>> ### Reducing the Test Matrix
>> The most important guiding principal for development of the LLVM build
>> system must be to reduce the matrix of configurations. The more possible
>> configurations the build system supports the wider the test matrix. This is
>> not to say the build system should support doing less, but rather to
>> support less unique configurations.
>> Many configuration options in the build system just turn on or off
>> different parts of the project. For example, the `LLVM_BUILD_LLVM_DYLIB`
>> option just disables configuring libLLVM. An alternative approach would be
>> to always configure libLLVM, and leave it up to users of the build system
>> to determine whether or not to build it.
>> We also have options to enable and disable configuring individual tools
>> in the LLVM and Clang projects. I believe we should eliminate those
>> options, which will result in the `all` target always being everything. We
>> have explicit clean dependencies for the `check-*` targets so most
>> developer workflows should be un-impacted. Distribution workflows can use
>> the `LLVM_DISTRIBUTION_COMPONENTS` option to hand tailor which parts of
>> LLVM to build and install with better control without as much complication.
>> Many other options exist to support a wide variety of divergent
>> workflows. For example, the `LLVM_EXTERNAL_${PROJECT}_SOURCE_DIR` options
>> exist to allow users to specify custom paths for projects so that,
>> historically, they didn't need to nest clang inside LLVM. With the move to
>> the mono-repo we should define consistent workflows and eliminate options
>> that support divergent workflows.
>> ### Adopting Conventions
>> Much of LLVM's build system is not idiomatic CMake. Some of those
>> differences make sense because LLVM is not a typical software project. I'm
>> unaware of any build configuration system that was designed specifically to
>> build compilers and handle the complex dependency chains that come with
>> that territory.
>> Some of our divergences come from history. We have a great many features
>> implemented in our CMake because CMake didn't support them at the time. We
>> also have patterns that were appropriate before CMake added new features,
>> and have never cleaned them up.
>> One big thing our build system needs is a set of guiding conventions to
>> direct future development. Some key conventions that I believe are crucial:
>> #### Avoid Order Dependent Behavior
>> CMake generator expressions provide the ability to defer logic until
>> after script processing. This allows the build system to avoid direct
>> dependence on the order in which targets are processed. We should not use
>> the `if(TARGET ...)` or `get_target_property` interfaces unless it is
>> completely impossible to avoid.
>> #### Avoid Options to Enable/Disable Configuration
>> If we reduce the test matrix, having a convention to keep it reduced is
>> of vital importance so that we don't find ourselves needing to clean up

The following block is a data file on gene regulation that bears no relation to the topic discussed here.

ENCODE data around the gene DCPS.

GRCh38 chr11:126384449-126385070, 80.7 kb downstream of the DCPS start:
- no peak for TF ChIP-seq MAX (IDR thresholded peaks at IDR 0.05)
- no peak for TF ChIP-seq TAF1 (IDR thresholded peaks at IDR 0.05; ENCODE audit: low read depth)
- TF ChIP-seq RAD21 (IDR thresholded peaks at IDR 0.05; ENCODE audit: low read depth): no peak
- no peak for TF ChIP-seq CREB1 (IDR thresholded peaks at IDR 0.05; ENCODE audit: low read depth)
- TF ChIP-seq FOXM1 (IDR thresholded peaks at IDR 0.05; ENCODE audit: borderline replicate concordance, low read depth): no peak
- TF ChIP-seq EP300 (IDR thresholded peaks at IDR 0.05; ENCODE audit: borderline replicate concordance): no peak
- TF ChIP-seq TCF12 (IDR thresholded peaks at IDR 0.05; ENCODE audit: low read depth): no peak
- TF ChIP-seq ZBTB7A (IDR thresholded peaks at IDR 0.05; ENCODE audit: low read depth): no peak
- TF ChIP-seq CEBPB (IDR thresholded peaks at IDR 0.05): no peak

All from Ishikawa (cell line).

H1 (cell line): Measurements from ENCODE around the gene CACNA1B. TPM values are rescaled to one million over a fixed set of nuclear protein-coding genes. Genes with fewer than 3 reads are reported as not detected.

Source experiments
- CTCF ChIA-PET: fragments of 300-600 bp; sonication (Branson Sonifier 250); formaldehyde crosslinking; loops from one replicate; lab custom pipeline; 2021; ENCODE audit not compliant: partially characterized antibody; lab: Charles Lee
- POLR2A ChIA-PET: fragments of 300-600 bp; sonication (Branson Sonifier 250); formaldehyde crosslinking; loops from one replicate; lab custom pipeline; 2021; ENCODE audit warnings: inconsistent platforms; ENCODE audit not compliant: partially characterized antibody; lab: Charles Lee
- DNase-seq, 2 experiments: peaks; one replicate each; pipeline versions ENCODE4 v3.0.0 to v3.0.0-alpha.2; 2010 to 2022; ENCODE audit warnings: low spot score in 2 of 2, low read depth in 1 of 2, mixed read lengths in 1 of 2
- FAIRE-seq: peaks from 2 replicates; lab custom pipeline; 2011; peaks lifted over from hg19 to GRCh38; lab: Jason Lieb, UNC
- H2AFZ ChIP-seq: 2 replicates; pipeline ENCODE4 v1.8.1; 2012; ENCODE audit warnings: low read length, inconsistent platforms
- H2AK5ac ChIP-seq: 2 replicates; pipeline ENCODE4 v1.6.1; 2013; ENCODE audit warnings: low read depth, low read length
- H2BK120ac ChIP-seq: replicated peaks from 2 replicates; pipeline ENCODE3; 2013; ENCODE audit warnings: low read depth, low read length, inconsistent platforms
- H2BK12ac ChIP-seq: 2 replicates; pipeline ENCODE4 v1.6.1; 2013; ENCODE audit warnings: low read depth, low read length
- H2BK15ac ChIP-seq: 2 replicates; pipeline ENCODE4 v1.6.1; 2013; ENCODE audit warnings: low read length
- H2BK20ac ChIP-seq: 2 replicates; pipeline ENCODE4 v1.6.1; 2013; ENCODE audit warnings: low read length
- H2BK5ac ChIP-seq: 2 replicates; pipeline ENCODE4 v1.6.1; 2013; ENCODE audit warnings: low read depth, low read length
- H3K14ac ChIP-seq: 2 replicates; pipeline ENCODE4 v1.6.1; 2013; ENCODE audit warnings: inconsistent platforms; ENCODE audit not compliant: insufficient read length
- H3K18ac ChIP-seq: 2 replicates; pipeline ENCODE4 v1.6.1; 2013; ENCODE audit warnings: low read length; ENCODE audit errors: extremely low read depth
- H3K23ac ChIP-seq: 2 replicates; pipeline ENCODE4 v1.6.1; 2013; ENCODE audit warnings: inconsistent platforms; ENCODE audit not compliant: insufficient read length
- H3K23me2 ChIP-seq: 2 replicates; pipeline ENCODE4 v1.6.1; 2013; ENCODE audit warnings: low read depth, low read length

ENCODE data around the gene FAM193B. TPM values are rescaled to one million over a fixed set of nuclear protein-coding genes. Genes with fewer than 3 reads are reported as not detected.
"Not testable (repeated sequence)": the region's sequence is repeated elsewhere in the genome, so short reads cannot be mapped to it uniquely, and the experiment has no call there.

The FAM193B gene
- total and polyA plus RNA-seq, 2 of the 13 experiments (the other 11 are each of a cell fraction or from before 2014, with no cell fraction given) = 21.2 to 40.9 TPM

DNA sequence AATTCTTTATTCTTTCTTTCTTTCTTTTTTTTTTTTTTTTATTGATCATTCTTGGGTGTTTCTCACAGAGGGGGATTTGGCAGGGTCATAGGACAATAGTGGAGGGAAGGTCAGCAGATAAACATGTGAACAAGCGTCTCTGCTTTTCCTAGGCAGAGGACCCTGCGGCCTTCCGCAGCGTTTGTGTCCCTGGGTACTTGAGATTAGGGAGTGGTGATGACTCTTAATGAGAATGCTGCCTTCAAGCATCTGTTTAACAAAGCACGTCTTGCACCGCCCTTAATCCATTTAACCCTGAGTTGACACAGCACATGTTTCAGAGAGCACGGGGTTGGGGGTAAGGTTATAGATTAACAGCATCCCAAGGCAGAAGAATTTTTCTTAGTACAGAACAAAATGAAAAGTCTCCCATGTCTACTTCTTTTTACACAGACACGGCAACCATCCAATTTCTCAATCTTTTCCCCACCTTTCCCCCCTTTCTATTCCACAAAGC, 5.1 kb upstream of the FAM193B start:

>> again in a few years.
>> #### Avoid Caching, Use `mark_as_advanced` and `INTERNAL` Liberally
>> CMake has no strategy for cache invalidation. As such, cached variables
>> add additional maintenance burden because they can break builds sometimes
>> in hard to diagnose ways. That said they are useful. In particular for
>> things like configuration checks that are slow caching the result makes
>> incremental re-configuration much faster. We should use cached values
>> sparingly and only where they provide benefit.
>> Additionally, every cached CMake variable is a configuration point.
>> Variables not marked `INTERNAL` show up in `ccmake` and `cmake-gui`, and
>> variables not `mark_as_advanced` show up to all users. We should use the
>> `INTERNAL` and `mark_as_advanced` options wherever appropriate to limit our
>> supported configuration interface.
>> #### Making Sense of Runtime Builds
>> Right now, there are three different ways to build compiler-rt as part of
>> LLVM and two different ways to build most of the other runtime libraries
>> (libcxxabi, libcxx, libunwind, etc). This situation is confusing even for
>> long time contributors.
>> We need a clearer story for building runtime libraries to reduce the
>> number of different ways they are built and provide simplified workflows
>> for users.
>> It is my opinion that if you are building a runtime library as part of an
>> LLVM/Clang build, it should be configured and built with the in-tree clang
>> as it would be for distribution. If you don't want to build with the
>> in-tree clang, we should encourage people to build the runtime libraries
>> independently of the compiler.
>> My reasoning for this is that distributions of clang are generally built
>> from the default settings in the build and configuration process, and
>> distributions (or installs by new users) which include the runtime
>> libraries should have runtimes built with the just-built compiler. To align
>> these two situations we need the default build configuration of
>> LLVM+Clang+Runtimes to be using the just-built compiler.
>> Adopting this change would mean runtime library projects would only
>> contain build system support for building "standalone" meaning not in the
>> same configuration as LLVM. We would then support runtime libraries built
>> as individual projects or using the LLVM runtimes directory, which
>> separately configures and builds runtime libraries using the just-built
>> clang.